Molecular analysis of bacterial communities associated with a forested wetland impacted by reject coal
Brofft, Jennifer Ellen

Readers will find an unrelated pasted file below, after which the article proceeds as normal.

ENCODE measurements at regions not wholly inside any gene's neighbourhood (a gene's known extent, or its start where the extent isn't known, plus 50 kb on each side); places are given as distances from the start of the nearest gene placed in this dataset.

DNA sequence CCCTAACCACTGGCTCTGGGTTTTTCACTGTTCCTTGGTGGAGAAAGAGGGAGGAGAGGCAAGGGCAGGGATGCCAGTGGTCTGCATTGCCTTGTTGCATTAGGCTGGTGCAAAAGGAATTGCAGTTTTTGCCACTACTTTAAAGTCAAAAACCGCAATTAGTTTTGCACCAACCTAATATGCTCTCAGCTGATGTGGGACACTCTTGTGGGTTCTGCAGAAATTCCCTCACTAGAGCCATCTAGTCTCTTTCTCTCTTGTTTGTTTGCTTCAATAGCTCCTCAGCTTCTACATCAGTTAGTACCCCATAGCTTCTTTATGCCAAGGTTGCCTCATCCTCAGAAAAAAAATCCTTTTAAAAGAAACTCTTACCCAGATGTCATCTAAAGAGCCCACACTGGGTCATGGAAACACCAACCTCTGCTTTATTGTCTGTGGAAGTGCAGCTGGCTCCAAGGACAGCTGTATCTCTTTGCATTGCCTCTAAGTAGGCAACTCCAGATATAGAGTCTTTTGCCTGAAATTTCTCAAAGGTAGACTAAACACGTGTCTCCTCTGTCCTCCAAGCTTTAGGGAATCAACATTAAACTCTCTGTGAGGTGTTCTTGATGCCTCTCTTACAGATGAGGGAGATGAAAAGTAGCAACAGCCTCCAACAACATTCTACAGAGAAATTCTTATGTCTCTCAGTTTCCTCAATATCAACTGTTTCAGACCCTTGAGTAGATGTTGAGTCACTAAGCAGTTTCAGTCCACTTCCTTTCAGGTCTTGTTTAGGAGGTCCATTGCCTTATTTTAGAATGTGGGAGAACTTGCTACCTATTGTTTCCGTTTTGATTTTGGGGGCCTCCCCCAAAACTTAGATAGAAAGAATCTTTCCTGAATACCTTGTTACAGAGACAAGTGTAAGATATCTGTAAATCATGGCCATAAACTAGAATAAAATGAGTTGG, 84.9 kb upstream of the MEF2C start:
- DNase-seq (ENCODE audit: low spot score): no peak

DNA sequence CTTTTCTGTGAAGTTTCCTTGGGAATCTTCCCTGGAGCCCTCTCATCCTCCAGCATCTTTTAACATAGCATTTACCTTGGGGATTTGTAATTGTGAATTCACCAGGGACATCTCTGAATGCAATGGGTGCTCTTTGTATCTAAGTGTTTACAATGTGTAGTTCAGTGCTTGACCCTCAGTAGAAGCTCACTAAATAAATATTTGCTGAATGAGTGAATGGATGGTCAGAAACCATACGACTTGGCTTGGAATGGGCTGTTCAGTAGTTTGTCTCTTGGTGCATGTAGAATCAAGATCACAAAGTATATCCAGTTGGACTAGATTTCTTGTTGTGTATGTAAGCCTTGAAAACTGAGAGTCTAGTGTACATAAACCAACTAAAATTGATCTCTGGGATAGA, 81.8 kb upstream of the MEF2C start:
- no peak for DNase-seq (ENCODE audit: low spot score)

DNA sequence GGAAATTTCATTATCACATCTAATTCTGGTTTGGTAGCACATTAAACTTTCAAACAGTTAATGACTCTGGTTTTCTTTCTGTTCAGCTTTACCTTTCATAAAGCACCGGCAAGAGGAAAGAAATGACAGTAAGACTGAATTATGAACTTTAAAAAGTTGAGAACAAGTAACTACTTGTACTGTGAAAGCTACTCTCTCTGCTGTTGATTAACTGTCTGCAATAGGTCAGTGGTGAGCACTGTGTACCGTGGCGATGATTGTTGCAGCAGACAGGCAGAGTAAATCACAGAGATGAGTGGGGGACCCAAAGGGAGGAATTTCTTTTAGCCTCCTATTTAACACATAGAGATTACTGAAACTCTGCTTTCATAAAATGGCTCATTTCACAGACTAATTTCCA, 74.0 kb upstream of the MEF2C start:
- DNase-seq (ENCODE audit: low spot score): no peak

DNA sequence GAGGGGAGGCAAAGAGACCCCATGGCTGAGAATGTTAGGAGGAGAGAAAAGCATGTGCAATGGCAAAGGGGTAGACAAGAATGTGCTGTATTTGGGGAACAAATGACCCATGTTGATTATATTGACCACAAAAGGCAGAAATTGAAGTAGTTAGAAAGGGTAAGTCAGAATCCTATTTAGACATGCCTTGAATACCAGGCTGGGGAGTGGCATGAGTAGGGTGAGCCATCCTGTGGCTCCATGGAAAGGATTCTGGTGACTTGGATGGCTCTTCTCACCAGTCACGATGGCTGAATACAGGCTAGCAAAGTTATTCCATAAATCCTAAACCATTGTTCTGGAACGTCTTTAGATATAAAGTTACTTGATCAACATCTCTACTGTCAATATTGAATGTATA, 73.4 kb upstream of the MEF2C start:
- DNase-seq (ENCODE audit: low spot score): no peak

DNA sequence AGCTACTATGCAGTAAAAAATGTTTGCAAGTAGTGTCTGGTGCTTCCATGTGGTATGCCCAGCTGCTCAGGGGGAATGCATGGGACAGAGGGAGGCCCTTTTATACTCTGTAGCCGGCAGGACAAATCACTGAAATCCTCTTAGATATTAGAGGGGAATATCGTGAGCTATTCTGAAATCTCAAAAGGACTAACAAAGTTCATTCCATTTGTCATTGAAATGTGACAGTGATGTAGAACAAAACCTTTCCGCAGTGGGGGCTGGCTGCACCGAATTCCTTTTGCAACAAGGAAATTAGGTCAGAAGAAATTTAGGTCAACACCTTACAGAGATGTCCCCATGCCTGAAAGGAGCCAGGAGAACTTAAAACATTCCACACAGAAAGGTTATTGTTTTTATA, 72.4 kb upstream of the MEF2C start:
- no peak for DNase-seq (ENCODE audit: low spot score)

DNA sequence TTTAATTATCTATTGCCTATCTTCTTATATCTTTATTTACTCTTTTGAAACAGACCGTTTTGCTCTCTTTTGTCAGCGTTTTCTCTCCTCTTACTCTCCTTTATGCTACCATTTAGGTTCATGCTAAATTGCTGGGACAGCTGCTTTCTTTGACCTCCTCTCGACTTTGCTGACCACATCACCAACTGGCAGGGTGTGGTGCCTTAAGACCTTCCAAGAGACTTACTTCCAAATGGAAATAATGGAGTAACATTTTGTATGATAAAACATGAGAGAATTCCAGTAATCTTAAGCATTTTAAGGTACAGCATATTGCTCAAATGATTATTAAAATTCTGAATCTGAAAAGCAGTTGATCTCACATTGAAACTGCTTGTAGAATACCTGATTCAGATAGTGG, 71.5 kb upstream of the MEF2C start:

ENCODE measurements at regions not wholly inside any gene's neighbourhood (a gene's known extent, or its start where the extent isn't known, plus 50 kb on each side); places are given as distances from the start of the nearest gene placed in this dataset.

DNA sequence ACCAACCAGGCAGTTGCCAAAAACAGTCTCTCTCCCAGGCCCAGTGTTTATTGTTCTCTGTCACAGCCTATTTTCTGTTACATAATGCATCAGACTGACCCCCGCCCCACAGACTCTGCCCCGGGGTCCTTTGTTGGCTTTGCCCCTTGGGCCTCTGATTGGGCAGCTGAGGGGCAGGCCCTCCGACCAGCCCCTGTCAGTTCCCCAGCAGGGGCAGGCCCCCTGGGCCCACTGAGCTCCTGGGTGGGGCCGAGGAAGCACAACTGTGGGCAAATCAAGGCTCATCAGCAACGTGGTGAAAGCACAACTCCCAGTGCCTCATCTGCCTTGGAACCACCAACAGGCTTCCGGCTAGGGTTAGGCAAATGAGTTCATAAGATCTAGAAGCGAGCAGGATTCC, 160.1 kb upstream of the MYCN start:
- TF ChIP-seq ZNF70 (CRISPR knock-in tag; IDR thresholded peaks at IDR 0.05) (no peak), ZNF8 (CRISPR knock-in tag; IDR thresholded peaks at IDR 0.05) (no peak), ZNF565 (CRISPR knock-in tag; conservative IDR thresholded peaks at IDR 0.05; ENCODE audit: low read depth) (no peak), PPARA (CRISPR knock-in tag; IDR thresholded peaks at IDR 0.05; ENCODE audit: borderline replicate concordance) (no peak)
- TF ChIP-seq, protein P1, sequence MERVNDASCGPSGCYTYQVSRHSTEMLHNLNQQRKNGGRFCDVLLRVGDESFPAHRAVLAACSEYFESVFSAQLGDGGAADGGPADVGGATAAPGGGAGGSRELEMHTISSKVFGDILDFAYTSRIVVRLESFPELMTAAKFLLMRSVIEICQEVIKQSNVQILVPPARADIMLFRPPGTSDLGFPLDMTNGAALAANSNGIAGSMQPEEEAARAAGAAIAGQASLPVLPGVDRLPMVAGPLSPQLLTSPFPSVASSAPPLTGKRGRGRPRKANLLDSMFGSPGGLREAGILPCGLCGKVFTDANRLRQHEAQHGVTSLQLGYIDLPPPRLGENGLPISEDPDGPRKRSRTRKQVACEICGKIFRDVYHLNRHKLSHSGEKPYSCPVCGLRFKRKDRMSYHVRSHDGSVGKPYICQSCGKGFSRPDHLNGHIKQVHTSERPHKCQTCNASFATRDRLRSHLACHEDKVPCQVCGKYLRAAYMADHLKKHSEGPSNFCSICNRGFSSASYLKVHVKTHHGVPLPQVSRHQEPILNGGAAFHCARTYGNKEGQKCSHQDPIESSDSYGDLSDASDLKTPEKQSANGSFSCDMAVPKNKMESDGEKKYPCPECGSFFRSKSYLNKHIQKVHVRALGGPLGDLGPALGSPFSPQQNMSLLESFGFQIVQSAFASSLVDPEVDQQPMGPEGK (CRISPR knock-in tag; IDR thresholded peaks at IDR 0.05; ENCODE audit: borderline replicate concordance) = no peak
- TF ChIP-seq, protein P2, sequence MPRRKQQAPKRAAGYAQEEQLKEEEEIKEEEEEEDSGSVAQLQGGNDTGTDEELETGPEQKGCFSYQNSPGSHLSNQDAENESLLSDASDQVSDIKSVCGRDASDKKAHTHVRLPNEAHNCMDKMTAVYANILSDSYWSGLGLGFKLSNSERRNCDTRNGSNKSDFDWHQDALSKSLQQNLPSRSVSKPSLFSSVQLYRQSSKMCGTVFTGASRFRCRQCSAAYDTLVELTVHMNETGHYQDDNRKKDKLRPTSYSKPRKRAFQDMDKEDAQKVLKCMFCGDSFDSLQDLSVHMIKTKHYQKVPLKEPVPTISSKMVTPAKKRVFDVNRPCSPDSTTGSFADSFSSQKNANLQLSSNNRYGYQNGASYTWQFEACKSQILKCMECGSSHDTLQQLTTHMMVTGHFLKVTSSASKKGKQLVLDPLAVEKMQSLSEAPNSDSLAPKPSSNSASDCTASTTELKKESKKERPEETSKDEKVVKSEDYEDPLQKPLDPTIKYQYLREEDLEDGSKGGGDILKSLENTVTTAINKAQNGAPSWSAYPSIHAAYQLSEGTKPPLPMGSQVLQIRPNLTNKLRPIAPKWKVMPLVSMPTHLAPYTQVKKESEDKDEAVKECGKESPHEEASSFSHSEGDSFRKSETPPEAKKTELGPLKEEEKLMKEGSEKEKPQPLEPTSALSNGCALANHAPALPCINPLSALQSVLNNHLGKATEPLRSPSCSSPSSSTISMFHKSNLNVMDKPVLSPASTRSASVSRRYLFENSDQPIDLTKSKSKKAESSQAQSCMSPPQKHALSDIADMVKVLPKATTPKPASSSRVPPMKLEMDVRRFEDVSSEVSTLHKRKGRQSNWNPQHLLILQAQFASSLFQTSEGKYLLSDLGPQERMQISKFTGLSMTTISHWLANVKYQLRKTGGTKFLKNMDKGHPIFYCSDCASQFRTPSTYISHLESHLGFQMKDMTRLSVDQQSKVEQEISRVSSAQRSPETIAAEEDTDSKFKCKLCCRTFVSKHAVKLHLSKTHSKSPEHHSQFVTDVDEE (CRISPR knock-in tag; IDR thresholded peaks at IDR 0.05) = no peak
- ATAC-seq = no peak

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The Savannah River Site’s D-area harbors an exposed reject coal pile from which acidic, metal-rich saline run-off has impacted an adjacent wetland. Culture-independent 16S rDNA analysis was utilized to assess spatial and temporal bacterial community changes. This environment possesses features unique to acid mine drainage (AMD) systems examined previously. The identification and characterization of the associated bacterial constituents should aid in the understanding of the ecology of AMD systems. The 16S rDNA types recovered via PCR from sites having relatively high and low contamination (RCP1 and RCP2, respectively) were distinct from those recovered from an adjacent unimpacted forested wetland (FW). An interesting trend was the predominant recovery of as yet uncultivated bacteria phylogenetically associated with isolates or environmentally-derived sequences retrieved from habitats having similar chemical characteristics. An exciting discovery was the recovery of several particularly divergent lineages. One of these groups (termed WSRCP) was recovered via a specific PCR assay only from acidic habitats and phylogenetic analysis placed this clade mostly consistently as a novel subdivision of the candidate division WS6. The bacterial communities associated with the RCP1 and RCP2 sites were monitored in five-week increments over a year by both CfoI and MspI T-RFLP analysis and the relative abundance of peak areas between sites were compared. Previously isolated environmental clones related to TRA5-3, TRB3, RCP1-48, as well as Actinomycete, Acidobacterium, and Leptospirillum-related lineages contributed to the predominant peaks. The samples were spatially and temporally differentiated based on principal component analysis of measured environmental parameters and of T-RFLP data. T-RF’s corresponding to Acidobacterium and Actinomycete sequence types were negatively and positively correlated with pH; accordingly these groups were relatively more abundant in the RCP2 and RCP1 samples respectively. In either sample site, TRA5-3, TRB3 and Leptospirillium groups exhibited a strong fluctuation that appeared cyclic in nature. The Leptospirillium group was predominant during the time of year (July-December) when percent moisture values were lower; conversely, the TRA5-3 and TRB3 groups were relatively less abundant in these same samples. In sum, we were able to relate environmental parameters to as yet uncultivated bacteria associated with acid mine drainage-type systems.